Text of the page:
Experiment! Have Fun! It's All Good!
Your sprouts are done 8-12 (or 24) hours after your final rinse. Be sure to Drain them as thoroughly as possible after that final rinse.
The goal during the final 8-12 hours is to minimize the surface moisture of your sprouts - they will store best in your refrigerator if they are dry to the touch.
Transfer your sprout crop to a plastic bag or the sealed container of your choice - glass is good too - and put them in your refrigerator.
* If using Single Harvest Pack use the whole bag.
We suggest you not exceed 1/2 cup of seeds per quart of sprouter you have, until you are experienced with Mung Beans, but you can THEORETICALLY grow more:
The yield will be approximately 2:1 if you are growing Short & Sweet Mungs, so you can theoretically start with as much as 1/2 as much dry seed as your Sprouter has capacity. This is likely to result in too many sprouts (some will fall out as they grow), but we're talking theory here.
If you are going for Big & Thick Mungs, yield may be as high as 3.5:1. Maxing out your sprouter creates so much mass that it can help your sprouts grow Big and Thick. You can start with dry seed equal to 1/4 of your sprouters capacity, but be aware that they may outgrow your sprouter if you exceed our yield estimate. Don't blame us if you grow so well that some sprouts escape.
The most consumed sprout on Earth, Mungs are grown and used extensively in Asian cuisine. Perhaps the most exciting sprout to grow as it offers unique challenges - if you grow them big.
Mungs are probably the best cooking sprout - especially if you like Chinese food. Some of our greatest recipes require Mung Bean Sprouts.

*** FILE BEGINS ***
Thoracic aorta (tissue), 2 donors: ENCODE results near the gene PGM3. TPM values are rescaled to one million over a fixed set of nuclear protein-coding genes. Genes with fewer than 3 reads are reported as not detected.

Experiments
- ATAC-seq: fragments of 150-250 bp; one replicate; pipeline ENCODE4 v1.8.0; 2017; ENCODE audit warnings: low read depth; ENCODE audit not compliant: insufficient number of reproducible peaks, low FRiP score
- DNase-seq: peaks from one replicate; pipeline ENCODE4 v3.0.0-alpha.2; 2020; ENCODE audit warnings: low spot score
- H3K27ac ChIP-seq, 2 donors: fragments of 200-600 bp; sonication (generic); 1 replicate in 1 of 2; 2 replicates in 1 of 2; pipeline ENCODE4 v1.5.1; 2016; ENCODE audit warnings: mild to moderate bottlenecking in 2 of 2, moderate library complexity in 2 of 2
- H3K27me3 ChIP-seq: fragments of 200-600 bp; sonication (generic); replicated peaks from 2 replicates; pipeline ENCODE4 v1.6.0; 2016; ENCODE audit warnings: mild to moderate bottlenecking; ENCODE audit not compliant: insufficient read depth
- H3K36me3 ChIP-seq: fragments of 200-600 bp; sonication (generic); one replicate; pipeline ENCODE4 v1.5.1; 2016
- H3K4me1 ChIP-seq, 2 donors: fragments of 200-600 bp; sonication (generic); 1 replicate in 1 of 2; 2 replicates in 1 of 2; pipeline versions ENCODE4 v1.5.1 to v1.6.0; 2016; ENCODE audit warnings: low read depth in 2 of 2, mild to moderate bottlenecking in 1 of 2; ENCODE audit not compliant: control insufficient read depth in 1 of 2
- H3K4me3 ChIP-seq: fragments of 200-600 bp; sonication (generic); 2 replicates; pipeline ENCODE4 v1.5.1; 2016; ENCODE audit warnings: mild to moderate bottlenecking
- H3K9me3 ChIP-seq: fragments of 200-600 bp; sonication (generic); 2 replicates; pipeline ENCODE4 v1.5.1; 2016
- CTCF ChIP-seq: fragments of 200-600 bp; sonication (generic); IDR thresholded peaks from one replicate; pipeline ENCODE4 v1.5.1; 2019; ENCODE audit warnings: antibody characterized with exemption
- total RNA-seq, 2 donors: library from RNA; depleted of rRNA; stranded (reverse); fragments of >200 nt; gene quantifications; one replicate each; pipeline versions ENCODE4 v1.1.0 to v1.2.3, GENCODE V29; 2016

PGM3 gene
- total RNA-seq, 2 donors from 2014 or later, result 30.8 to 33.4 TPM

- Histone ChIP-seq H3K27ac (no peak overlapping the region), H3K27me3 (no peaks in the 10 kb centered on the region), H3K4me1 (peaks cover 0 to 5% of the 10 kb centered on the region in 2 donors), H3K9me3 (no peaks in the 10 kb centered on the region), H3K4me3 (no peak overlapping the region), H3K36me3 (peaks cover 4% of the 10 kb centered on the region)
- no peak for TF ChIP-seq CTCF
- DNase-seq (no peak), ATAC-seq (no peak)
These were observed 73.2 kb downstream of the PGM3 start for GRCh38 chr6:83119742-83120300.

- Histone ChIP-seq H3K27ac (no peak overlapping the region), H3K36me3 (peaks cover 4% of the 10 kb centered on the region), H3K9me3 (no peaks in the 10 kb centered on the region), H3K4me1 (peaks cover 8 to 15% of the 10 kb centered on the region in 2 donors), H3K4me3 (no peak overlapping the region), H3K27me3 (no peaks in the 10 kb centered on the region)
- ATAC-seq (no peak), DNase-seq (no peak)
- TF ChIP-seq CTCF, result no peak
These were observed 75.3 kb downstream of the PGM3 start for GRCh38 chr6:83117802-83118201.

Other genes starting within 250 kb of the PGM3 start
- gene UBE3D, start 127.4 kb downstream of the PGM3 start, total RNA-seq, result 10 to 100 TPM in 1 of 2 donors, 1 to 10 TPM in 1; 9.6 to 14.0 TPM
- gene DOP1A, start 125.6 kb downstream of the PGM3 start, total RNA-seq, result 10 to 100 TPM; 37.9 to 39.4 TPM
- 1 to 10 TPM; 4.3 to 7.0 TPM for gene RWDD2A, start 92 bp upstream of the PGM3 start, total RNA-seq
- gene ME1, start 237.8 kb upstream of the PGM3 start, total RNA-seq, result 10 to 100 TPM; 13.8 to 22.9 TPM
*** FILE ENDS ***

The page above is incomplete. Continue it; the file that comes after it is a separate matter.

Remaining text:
to use for
Follow links for detailed information
To Grow Big Thick Sprouts
Tube with Lids
To Grow Sweet Little Sprouts
Jar and Lid
Follow links for recipes
Bean Sprout Salad in Outrageous Dressing
Egg Foo Yung
Gil's Sprout Fried Rice
Sprouted Bean Burgers
Awesome Potato Salad
Sprouted Bean Rice Pot
Hungarian Vegetable Soup
Spiced Sprouts in Mustard Sauce
Sprouted Beans in Garlic Sauce
170 Mendell St.
San Francisco, CA 94124
We only use the phone for emergencies.
Back in 2001 we were still using the phone. One day I was talking to a long-time customer while pushing my (then 4 year old) daughter on the swing in our backyard (this is what a mom n' pop business is like on the internet). It dawned on me that my priorities were severely messed up, so I stopped using the phone. I love to talk and I love to help, but my family would never see me if I picked up the phone again, and that's just wrong don't you think?!
The very best way to contact us is through E-mail =:-)
We are quite fast and VERY thorough. We love to help.
We have been an internet only business since 2001. We are not a big corporation. We are but 2 people, Mom n' Pop Sprout. We decided after years of juggling our family's (kids, dogs, cats and even our own) needs, and the needs of Sproutpeople, that we had to make more time for our kids, so we stopped talking on the phone. All calls go to voice mail and have since 2001.
We are very fast to fill orders and answer e-mail, and though we wish we could make the time to talk, we just can't seem to get more minutes into a each hour. We are many years older than when we started and our days are too short and made up of too few hours to do everything. This limitation in our business has not kept us from pleasing our customers, nor from growing (as we have every year since 1993). We do what we do as well as we can, and we think we do it very well indeed.
We appreciate your patronage more than we can say. We ask that you use the phone for emergencies only and that you search our site for answers before e-mailing us. This site is bigger than any 4 sprout books put together, it is always available and it is free, and we know that almost all questions are answered here.
Thanks again for your support and your many kind words.